American RadioWorks |
President Barack Obama delivers remarks at Henninger High School in Syracuse, New York, during the college affordability bus tour, Aug. 22, 2013. (Official White House Photo by Chuck Kennedy)President Barack Obama delivers remarks at Henninger High School in Syracuse, New York, during the college affordability bus tour, Aug. 22, 2013. (Official White House Photo by Chuck Kennedy)

Goodbye, College Ratings (For Now)

The Obama administration recently declared that it would no longer pursue a college ratings system based on accessibility, affordability and student success. And college presidents everywhere breathed a sigh of relief.

Recent Posts

  • 07.23.15

    Sweet Briar Returns

    Sweet Briar College was about to close after struggling with dwindling enrollment and other problems. An alumni group raised more than 20 million dollars in pledges to keep the doors open, but the school's survival is still deeply in doubt.
  • 07.15.15

    The Future of Historically Black Colleges

    Historically Black Colleges and Universities proliferated throughout the late 19th and early 20th centuries, when many white schools refused to admit African Americans, especially in the South. Our guest this week feels HBCUs still serve a crucial role in higher education.
  • 07.07.15

    Talking About Race in Schools

    Over the past year, race relations have dominated the news cycle. This can bring up difficult questions, especially for parents and teachers. Our guest Yolanda Moses says Americans need to find more ways to talk about race in schools.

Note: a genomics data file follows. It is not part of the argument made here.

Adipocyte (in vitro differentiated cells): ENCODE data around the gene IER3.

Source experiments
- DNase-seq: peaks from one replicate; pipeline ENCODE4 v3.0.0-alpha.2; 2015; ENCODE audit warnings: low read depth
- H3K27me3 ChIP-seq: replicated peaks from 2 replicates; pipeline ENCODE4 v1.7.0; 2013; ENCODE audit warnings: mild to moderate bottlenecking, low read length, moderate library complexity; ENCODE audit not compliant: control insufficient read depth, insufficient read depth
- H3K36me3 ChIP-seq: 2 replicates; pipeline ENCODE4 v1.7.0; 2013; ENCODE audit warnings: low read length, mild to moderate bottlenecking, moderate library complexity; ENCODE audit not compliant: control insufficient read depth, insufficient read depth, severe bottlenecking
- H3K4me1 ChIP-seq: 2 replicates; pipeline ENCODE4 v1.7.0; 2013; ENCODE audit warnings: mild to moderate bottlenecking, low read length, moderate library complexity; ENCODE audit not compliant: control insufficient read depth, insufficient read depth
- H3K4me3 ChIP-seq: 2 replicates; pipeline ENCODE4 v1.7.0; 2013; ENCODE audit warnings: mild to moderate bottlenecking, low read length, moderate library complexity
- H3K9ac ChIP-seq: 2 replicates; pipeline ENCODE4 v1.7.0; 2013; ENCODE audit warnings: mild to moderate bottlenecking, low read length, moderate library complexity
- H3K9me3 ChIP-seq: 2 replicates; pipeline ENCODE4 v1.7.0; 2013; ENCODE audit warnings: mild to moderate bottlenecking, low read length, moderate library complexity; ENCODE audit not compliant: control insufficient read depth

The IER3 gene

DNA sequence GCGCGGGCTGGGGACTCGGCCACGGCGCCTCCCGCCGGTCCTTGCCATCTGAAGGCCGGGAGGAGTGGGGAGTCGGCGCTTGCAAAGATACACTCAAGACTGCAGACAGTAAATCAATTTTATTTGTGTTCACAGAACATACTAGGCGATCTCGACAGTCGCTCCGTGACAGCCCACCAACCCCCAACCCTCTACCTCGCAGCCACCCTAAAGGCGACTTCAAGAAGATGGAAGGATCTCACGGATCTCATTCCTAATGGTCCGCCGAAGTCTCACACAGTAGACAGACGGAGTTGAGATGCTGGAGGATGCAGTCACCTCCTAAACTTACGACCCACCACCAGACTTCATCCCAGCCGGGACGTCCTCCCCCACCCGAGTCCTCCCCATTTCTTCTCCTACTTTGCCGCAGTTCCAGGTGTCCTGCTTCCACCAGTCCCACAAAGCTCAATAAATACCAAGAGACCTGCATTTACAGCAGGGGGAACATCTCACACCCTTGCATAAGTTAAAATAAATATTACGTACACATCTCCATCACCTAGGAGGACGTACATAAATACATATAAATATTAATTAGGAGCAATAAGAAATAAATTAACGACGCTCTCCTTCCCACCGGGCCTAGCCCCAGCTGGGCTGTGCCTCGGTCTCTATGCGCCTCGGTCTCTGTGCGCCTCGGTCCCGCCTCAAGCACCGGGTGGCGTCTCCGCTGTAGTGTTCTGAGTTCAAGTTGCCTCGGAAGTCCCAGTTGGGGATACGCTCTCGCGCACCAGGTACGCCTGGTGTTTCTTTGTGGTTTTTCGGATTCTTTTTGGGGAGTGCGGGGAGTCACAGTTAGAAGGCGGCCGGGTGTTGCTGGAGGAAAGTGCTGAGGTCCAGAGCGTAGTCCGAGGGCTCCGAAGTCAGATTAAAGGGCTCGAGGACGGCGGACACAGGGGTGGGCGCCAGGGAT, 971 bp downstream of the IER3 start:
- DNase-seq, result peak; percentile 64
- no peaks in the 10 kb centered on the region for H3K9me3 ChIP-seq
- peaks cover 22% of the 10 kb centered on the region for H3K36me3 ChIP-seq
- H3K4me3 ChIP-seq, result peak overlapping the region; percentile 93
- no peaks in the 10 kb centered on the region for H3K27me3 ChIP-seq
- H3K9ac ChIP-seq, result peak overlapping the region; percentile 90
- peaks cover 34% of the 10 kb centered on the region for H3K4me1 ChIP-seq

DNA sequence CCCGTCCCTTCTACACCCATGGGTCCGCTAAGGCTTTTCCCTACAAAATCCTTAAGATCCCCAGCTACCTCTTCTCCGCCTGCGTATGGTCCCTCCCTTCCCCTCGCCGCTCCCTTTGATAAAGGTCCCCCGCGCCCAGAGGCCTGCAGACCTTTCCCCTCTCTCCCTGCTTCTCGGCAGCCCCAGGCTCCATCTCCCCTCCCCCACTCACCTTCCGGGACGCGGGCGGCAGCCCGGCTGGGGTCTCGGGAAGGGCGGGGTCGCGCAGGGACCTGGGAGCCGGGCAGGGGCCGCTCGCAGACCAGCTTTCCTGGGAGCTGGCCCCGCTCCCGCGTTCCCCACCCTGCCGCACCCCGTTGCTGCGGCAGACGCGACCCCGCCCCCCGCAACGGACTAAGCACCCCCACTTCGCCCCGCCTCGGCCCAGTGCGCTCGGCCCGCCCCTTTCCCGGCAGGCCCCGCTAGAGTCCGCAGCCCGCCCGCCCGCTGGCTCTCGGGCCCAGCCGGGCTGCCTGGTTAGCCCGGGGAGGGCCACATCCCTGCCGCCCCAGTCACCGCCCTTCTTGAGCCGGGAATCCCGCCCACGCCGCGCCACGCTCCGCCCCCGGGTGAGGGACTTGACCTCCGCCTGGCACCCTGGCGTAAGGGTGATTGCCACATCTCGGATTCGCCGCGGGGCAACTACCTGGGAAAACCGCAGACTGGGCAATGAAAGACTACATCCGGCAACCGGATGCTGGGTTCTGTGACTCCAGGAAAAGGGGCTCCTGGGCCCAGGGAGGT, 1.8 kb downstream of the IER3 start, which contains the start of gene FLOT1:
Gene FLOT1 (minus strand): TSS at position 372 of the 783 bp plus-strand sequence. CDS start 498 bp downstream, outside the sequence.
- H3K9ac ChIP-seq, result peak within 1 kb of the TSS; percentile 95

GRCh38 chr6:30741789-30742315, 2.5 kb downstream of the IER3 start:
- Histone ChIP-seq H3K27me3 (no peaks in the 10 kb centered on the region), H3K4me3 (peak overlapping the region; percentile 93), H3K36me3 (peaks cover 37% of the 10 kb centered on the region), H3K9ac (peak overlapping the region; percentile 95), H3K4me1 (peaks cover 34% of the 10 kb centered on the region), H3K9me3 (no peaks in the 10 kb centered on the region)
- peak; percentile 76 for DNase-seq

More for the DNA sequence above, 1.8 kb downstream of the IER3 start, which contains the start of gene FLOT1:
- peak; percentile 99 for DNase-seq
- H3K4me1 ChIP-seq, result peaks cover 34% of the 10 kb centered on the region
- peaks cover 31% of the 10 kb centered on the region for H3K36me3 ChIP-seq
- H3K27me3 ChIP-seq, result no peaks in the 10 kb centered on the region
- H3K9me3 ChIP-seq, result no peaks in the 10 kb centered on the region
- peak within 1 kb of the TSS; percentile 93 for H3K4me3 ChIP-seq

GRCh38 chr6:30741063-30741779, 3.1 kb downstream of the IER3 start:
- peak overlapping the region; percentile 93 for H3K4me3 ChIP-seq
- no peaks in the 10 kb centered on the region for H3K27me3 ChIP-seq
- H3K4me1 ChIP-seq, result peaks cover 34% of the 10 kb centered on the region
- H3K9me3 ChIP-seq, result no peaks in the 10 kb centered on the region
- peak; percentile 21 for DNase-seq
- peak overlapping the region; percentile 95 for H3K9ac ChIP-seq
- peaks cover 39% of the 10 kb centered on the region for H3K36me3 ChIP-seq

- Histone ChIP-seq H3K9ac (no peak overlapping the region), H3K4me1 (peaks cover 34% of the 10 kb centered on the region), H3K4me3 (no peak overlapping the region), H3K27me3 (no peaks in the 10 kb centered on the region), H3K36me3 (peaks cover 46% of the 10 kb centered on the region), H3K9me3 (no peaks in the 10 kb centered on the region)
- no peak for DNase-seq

• 07.02.15

    Minorities and Special Ed

    For years policy makers believed that minorities were overrepresented in special education and that there was inherent bias in the way kids were being identified as disabled. A new study turns this idea on its head.

American RadioWorks |
President Barack Obama delivers remarks at Henninger High School in Syracuse, New York, during the college affordability bus tour, Aug. 22, 2013. (Official White House Photo by Chuck Kennedy)President Barack Obama delivers remarks at Henninger High School in Syracuse, New York, during the college affordability bus tour, Aug. 22, 2013. (Official White House Photo by Chuck Kennedy)

Goodbye, College Ratings (For Now)

The Obama administration recently declared that it would no longer pursue a college ratings system based on accessibility, affordability and student success. And college presidents everywhere breathed a sigh of relief.

Recent Posts

  • 07.23.15

    Sweet Briar Returns